Himmat Shah, Part 2: The Ceramic Yogi

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'Hammer on the Square' by Himmat Shah | Image courtesy: Kiran Nadar Museum of Art, New Delhi

Continued from Part 1

“Look at people today — how they have become obsessed with their own body. How strange it seems that everyone wants to become body-less without understanding the body, dream of freedom without knowing boundation. It seems that everything is floating in thin air; the journey-nobody wants to embark on that process, reaching the destination is everybody seems to be after now. The journey should be the destination, but everyone is in searching for their own tiny little corner — nobody wants to wander and explore; everyone wants to go out after having deciding the destination and path — how very strange this seems,” Himmat Shah used to hold discussions pertaining to many such matters with his teacher (and renowned artist) NS Bendre, in Baroda.

The artist in a contemplative mood | Photo courtesy: Ravi Shekhar

According to Himmat, both the form and thematic of sculpture elicit elaborate as well as astonishing perspectives of human creative thought. Herein, the fluttering of both the abstract and figurative streams are together heard in the form of sound in every notch of the chisel hammer, where the visual and performative arts are well felt in their interweaving with each other. If seen in the larger context, the poetics of sculpture is highly interesting among the visual arts, since despite being an integral part of architecture it has managed to carve out and maintain its own distinct identity. Surely it lies between sky and ground — a space that could be called a meeting point, which continues to convey the unceasing rhythm of art and aesthetics. Every work of art is a detailed account of his journey, as well as part of what has been shaping his journey. It is part of a ceaselessly continuing process, observing which in different ways is learning it in different styles. Surely this is possible only after transcending the individual surface.

“Today, neither the passion for seeing nor the discipline of seeing is to be seen anywhere. Maybe we are forgetting the value of seeing. Our preconceived notions are very heavy. Everything is done with an already-filled mind, and then creativity is expected — if this isn’t hypocrisy, then what else should we call it? To get free of all notions and then see an object is to see it deeply. One will have to break down all masks and then view the object, perhaps then something new will be possible. When some fog is cleared, then something new will actually become possible. Actually, we have structured ourselves excessively, and have ended up surrounding ourselves with too many distractions. To get free from those distractions is what art is all about; to break all boundations one by one — this is what art is. To attain freedom through fearlessness is what art is; to chisel oneself through injury, underlies the essence sculpture.” Himmat Shah’s metal sculpture, ‘Hammer on the Square’ conveys these ideas upon each viewing.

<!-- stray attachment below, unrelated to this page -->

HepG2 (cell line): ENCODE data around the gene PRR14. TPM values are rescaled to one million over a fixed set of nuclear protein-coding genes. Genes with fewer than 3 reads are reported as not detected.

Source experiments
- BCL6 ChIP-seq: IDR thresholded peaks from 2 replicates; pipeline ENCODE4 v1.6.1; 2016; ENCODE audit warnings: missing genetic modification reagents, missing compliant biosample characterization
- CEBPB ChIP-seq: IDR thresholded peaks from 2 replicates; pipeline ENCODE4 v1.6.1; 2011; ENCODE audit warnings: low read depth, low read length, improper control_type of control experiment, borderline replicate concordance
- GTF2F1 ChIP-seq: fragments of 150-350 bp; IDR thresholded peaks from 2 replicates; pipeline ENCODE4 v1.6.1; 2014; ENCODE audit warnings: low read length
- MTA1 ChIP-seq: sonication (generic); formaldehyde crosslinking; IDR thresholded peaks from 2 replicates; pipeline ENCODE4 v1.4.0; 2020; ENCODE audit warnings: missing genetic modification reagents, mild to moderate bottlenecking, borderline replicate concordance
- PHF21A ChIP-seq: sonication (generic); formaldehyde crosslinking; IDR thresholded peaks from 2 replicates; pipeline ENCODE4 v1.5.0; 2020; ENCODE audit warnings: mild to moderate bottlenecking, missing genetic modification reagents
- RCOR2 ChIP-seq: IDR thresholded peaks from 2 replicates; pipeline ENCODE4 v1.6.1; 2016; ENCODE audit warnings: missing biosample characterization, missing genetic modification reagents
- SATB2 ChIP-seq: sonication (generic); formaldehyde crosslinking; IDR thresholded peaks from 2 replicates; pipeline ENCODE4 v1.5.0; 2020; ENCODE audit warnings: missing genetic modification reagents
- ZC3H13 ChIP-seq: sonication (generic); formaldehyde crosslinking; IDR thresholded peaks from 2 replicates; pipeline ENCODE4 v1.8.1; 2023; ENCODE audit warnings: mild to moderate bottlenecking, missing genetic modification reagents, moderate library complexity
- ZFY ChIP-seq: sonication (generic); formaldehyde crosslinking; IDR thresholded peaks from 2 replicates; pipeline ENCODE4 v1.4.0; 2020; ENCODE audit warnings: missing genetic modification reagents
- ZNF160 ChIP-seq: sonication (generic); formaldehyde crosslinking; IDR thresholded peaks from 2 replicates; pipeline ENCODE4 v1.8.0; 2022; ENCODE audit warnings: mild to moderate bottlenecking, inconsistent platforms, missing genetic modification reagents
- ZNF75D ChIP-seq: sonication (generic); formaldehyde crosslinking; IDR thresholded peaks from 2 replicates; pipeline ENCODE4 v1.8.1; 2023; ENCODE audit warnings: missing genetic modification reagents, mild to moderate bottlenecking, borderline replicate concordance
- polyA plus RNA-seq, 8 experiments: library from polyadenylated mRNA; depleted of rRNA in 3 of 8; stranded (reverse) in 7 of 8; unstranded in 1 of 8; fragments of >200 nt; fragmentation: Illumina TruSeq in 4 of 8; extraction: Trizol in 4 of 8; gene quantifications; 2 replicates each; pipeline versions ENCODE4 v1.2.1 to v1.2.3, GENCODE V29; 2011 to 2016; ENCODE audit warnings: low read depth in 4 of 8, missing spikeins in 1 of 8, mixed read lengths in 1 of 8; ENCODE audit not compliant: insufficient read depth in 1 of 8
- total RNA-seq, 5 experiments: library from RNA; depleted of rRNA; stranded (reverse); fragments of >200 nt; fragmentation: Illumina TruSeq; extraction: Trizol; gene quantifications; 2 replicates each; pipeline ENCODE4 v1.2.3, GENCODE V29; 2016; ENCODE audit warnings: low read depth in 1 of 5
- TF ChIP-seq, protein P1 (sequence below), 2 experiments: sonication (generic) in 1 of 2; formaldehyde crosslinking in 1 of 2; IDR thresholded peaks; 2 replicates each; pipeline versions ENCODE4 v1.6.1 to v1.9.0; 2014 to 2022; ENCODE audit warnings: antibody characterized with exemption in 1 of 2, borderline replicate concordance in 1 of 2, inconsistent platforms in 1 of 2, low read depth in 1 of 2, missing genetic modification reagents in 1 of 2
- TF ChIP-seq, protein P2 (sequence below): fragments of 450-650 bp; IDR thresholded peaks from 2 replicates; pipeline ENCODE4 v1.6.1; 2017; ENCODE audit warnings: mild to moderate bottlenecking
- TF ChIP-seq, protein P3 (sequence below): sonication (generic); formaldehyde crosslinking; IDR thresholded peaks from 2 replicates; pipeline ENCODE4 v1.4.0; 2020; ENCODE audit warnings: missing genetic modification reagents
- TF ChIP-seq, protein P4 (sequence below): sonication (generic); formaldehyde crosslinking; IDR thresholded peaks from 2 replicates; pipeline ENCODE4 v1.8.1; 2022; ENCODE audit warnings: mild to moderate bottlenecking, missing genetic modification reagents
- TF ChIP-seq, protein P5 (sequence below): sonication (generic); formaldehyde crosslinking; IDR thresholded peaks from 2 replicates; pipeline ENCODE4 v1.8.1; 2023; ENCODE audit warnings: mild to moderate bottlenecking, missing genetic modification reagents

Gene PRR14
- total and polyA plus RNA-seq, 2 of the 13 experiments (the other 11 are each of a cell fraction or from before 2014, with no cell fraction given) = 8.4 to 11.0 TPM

Himmat Shah admiring a sculpture from ancient India at the Bihar Museum | Photo courtesy: Ravi Shekhar

“The clay finds its centre on the pottery wheel, and when it starts rising upon finding its centre, its ego could be seen settling down slowly. This life works in a similar manner, which we can see improving and building upon layer by layer, provided that we realise our centre and get integrated with it. The entire struggle is actually that of being one with and moving as per the rhythm naturally dictated by one’s centre. A much better metaphor for life is that of searching, compared to knowing and learning — the real practice actually lies in searching! Matter was heavily explored in the form of knowledge in this country — in this regard, I am reminded of my ancestors, who once belonged to the Bhinmal region of Rajasthan; some of them were Jain sages as well. Perhaps their search gets transmuted into my excavation, which is progressively progressive. There is always the feeling of uncertainty underlying the search for anything through the arts, and the clouds of doubt are ever-present — a state between being and non-being, where a certain kind of unknown dread, that is, fear, is present. But this state is also the greatest wonder of the world — it is perhaps only from here that some new discovery begins. The nature of that discovery also seems incomplete without uncertainty, without which life has no meaning.” Knowingly or unknowingly, Himmat Shah’s entire life as well as art could be seen as coming face to face with that thrill of uncertainty. “For any true artist, it is nothing less than a boon to be one with that uncertainty, one has to undergo thousands of injuries in a single lifetime, and the one who overcomes them is the one who thrives in this world. So we should contemplate this fuzzy state of uncertainty and doubt, since this contemplation is a movement inside oneself towards the abstract. Abstraction doesn’t merely lie in a sculpture, painting or a poem; it can be lucidly seen all around in Nature. Subject, thought and object — in all of these, the whole of life could be found illuminated with these abstractions.” 

Continued in Part 3.